WonderFBuildinguseConstruction on the Embarcadero Freeway in 1957 that would imprison the Ferry Building for over thirty four years: I wonder why they ever built that thing. (SF Chronicle)

WonderBroadwayuseBroadway, where the Embarcadero Freeway ended, looks like the early 60’s: I wonder what San Francisco would have been like if they had completed the freeway. It was supposed to go all the way along the waterfront to the Golden Gate Bridge when it was designed. (SF Chronicle)

WonderCalifuseCalifornia Street down from Stockton Street in 1948 and a picture I took in 2017: I wonder what the House of Lee was. The building to the right of the House of Lee in the vintage photo was called the Trafalgar Building. Bob Hope, Dorothy Lamour, Alan Ladd, and Peter Lorre, filmed a scene in that building in the 1947 film ‘My Favorite Brunette’.

WondeerJoanuseI wonder what Joan was looking at?  Joan Crawford and Jack Palance in a behind the scenes photo on Hyde Street near Lombard during filming of the 1952 film noir movie ‘Sudden Fear’. It couldn’t have been the tourists on Lombard Street because they hadn’t started gathering back then. The camera view is looking south toward Greenwich Street. They still had the cobblestone on Hyde Street back then. (ebay.com)

WonderVertigouseMysterious Judy Barton (Kim Novak) thanks “Scottie Ferguson” (James Stewart) for pulling her out of San Francisco Bay in a poster scene from the 1958 movie ‘Vertigo’. The scene was in front of Scottie’s house on the northwest corner of Lombard and Jones Streets. I wonder if Alfred Hitchcock had any suspicion that he was filming what would arguably be his most studied movie, except for possibly ‘Psycho’, and the quintessential San Francisco film locations movie. (ebay.com)

WonderBullittuseWalter Chalmers (Robert Vaughn) and Captain Sam Bennett (Simon Oakland) in front of Grace Cathedral on Nob Hill in a behind the scenes photo during the filming of ‘Bullitt’ from 1968: That’s the Bank of America Building on California and Kearny Streets going up in the background of the vintage picture. I wonder if the new building under construction on the southeast corner of Powell and California Streets will block the view from here of the B of A Building when completed. The steps leading up to Grace Cathedral have been remodeled since 1968. (ebay.com)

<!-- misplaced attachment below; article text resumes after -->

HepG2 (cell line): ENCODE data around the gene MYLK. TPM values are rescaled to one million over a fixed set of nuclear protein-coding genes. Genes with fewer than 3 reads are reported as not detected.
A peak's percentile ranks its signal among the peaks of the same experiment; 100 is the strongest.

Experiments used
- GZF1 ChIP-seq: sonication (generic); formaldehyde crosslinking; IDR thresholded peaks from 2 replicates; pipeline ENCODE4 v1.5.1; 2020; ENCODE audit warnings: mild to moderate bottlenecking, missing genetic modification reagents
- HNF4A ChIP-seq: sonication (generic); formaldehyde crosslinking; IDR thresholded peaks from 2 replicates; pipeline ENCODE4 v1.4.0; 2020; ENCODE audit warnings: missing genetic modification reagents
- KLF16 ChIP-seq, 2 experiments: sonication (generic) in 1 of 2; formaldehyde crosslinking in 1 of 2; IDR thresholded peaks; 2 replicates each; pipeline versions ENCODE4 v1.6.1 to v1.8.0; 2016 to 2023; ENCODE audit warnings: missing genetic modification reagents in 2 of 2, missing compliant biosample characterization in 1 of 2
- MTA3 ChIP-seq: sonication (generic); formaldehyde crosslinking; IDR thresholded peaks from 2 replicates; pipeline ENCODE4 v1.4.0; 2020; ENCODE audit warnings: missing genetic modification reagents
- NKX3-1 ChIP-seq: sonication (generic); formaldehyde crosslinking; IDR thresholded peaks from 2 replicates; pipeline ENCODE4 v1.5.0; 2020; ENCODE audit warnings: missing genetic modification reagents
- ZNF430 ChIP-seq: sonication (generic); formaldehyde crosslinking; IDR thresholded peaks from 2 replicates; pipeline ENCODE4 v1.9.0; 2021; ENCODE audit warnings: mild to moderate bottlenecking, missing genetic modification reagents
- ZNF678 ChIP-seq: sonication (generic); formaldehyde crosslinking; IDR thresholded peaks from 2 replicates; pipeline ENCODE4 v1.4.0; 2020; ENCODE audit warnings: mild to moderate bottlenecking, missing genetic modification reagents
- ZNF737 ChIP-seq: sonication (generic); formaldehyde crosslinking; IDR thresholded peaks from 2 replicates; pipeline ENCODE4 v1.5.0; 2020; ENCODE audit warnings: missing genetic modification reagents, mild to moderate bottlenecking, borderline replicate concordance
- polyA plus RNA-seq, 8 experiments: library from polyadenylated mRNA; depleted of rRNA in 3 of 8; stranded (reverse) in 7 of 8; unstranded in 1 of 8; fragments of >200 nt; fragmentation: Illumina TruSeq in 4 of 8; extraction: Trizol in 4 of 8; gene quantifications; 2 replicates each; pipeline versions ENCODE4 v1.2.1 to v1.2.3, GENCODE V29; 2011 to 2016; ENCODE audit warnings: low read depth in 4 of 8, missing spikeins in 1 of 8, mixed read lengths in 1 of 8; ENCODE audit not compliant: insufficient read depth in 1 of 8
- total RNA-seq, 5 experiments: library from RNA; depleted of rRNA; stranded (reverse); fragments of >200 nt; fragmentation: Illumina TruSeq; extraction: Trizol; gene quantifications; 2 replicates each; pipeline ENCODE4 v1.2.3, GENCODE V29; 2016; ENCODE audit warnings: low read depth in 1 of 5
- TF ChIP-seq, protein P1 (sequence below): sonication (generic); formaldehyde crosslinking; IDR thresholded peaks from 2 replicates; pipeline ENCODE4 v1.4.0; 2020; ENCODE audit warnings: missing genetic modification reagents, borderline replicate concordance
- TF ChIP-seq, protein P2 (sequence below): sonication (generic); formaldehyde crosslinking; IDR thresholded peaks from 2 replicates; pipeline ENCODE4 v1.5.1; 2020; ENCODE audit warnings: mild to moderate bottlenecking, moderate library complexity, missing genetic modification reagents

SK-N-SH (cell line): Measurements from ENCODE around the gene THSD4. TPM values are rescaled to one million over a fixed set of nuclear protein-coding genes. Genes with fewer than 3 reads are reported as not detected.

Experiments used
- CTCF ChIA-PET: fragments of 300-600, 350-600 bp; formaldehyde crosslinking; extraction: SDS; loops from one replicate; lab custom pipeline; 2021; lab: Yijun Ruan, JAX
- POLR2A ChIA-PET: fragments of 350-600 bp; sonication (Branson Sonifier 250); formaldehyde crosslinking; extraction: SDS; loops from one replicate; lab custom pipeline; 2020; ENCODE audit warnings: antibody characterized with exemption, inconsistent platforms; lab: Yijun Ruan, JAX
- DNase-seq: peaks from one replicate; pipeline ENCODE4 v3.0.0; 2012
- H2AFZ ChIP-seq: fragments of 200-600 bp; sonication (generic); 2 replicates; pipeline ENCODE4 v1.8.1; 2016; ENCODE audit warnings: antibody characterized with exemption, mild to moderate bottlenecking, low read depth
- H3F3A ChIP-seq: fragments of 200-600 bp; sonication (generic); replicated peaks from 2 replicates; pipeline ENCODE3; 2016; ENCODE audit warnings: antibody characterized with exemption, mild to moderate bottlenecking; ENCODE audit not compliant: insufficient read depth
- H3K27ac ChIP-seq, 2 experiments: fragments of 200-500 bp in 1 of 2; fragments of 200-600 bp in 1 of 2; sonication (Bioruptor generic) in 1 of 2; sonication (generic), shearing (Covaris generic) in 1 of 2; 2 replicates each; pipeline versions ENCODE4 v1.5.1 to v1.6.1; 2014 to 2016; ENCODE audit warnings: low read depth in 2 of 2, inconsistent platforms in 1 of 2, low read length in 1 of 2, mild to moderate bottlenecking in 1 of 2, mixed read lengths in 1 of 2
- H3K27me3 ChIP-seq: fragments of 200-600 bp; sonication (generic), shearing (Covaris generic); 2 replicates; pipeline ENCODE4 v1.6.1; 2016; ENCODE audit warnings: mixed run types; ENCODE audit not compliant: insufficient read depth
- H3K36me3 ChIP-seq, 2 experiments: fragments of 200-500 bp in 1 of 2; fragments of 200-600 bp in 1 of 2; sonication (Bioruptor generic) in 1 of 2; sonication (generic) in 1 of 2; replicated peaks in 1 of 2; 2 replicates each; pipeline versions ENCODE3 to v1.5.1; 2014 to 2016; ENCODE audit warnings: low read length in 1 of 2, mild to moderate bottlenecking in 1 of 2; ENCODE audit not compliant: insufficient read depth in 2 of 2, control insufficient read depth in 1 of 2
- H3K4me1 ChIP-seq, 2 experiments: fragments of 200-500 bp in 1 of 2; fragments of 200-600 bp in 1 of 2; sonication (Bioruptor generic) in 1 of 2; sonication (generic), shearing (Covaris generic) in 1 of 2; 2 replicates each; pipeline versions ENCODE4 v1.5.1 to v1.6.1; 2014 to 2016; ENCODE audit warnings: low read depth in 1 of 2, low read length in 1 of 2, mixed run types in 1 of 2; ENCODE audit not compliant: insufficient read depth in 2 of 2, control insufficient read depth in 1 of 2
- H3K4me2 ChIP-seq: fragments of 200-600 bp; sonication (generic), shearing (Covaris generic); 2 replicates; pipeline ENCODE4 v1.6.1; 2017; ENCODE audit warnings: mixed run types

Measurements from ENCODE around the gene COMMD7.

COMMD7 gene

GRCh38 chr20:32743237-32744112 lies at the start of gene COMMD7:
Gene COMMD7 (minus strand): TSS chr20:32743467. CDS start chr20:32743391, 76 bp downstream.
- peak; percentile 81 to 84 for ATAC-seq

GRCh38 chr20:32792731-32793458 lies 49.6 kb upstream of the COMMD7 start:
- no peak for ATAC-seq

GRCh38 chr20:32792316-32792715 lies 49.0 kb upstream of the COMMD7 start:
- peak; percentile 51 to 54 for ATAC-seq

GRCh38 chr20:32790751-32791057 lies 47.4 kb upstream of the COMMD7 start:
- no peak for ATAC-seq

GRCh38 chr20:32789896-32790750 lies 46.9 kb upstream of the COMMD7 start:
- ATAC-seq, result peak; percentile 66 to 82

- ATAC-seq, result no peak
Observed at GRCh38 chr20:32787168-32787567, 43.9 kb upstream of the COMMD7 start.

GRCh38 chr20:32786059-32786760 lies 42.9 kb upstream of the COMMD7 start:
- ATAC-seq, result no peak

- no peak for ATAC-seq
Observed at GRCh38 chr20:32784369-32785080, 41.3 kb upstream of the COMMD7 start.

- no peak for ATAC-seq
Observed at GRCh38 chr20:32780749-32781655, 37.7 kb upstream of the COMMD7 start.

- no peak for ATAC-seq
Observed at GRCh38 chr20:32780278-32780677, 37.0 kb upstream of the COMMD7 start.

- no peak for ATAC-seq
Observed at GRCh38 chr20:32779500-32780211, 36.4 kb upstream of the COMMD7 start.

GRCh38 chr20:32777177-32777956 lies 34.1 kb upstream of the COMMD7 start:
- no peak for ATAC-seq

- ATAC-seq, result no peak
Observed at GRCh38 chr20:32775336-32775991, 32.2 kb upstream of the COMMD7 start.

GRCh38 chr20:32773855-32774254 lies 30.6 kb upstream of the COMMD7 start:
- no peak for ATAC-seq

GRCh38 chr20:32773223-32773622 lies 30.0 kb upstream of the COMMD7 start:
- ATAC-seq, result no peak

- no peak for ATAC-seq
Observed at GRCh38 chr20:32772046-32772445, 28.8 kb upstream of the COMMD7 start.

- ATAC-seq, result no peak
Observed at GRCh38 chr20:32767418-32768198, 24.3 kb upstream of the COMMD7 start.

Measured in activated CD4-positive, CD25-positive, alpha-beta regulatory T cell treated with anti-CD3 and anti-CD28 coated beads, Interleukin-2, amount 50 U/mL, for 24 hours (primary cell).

WonderPowellusePowell Street climbing Nob Hill in the 1940’s: The building on the right in the old picture is the Sir Francis Drake Hotel. The Starlight Room at the top of the hotel once had some of the greatest views in San Francisco, rivaling the Top of the Mark. I wonder why the Union Square Marriott built that plain looking hotel and completely blocked most of the view from the Starlight Room. How rude was that?

wonderbluechouseI wonder if they’ll ever paint the Cliff House blue with waves again like they did in 1972.

 

 

 

 

‘Far from the Madding Crowd’, or is it the maddening crowd? (For Janise)

San Francisco is a quiet and peaceful town to visit on the 4th of July, as long as you’re out of the city by 6:00 PM. Weather permitting, San Francisco puts on a terrific fireworks show the night of the 4th, and I’ve checked it out a number of times.  However, it’s one of the most congested nights in San Francisco for people and traffic, and you have to have a lot of patience with the crowds. Nowadays, like yesterday, I spent a pleasant day taking pictures in San Francisco, and made it home before evening to watch ‘The Long, Hot Summer’ with Paul Newman and Joanne Woodward, and at 9:00 PM, went out to catch the firework shows some of the neighbors put on. That’s my 4th of July tradition these days; yes, it’s come to this. These are a collection of vintage traffic and congestion pictures around San Francisco. I started out in 1937 and ended up in 1973.

4th3rd&MissionuseMission and 3rd Street, looking north toward Market Street in 1937: (SF Gate)

4th5thMarketuseMarket Street at 5th in 1946, looking toward the old JC Penny Department Store:

4thRemedialuseMission Street near 5th in 1948, looking west: Notice the Remedial Loan Company Building on the right in the vintage picture. That’s where Sam Spade made Brigid O’Shaughnessy hock her jewelry to retain him as a detective in the novel ‘The Maltese Falcon’. “You’ll have to hock them. The Remedial’s the best – Fifth and Mission.” Spade tells her. The Remedial’s still around, now named the Provident Remedial. (San Francisco Chronicle photo, courtesy SF Gate)

4tho'farrellstocktonuseO’Farrell Street near Stockton in 1948, looking east: You can see a cable car on the old O’Farrell Line in the background. (San Francisco Chronicle photo, courtesy SF Gate)

4thGearyStocktonuseGeary Blvd at Stockton Street in 1954, looking east: Watch out for the lol! The beloved City of Paris Store, demolished in 1979 is on the right; in the far back of both pictures is the Palace Hotel. (San Francisco Chronicle photo, courtesy SF Gate)

4thCalifuseRoadwork on the California Street Cable Car Line at Mason Street in 1957: On the left is the Fairmont Hotel, on the right are the Mark Hopkins Hotel and the Stanford Court. (hiveminer.com)

4thVertigouseAlfred Hitchcock filmed a scene where the cable work was being done in the previous 1957 photo in his movie ‘Vertigo’. James Stewart follows Kim Novak south along Mason Street, before turning east onto California Street around the construction area, seen here in the film.

4thMasonPostuseMason Street at Post in 1973, looking north: (SF Gate)

4thMasonGearyuseMason Street near Geary Blvd. in 1973, looking south and probably taken the same day as the previous picture: You can see the letters for the Mason, O’Farrell Garage, blocked by signs in my picture, on the right. (SF Gate)

4thSFTerminaluseBefore I left I stopped by to visit the newly reopened Salesforce Transit Center, closed since September of 2018. The top drawing is an artistic rendition of what the Grand Hall would look like before the transit terminal was built. They got it pretty close. (Tes.com)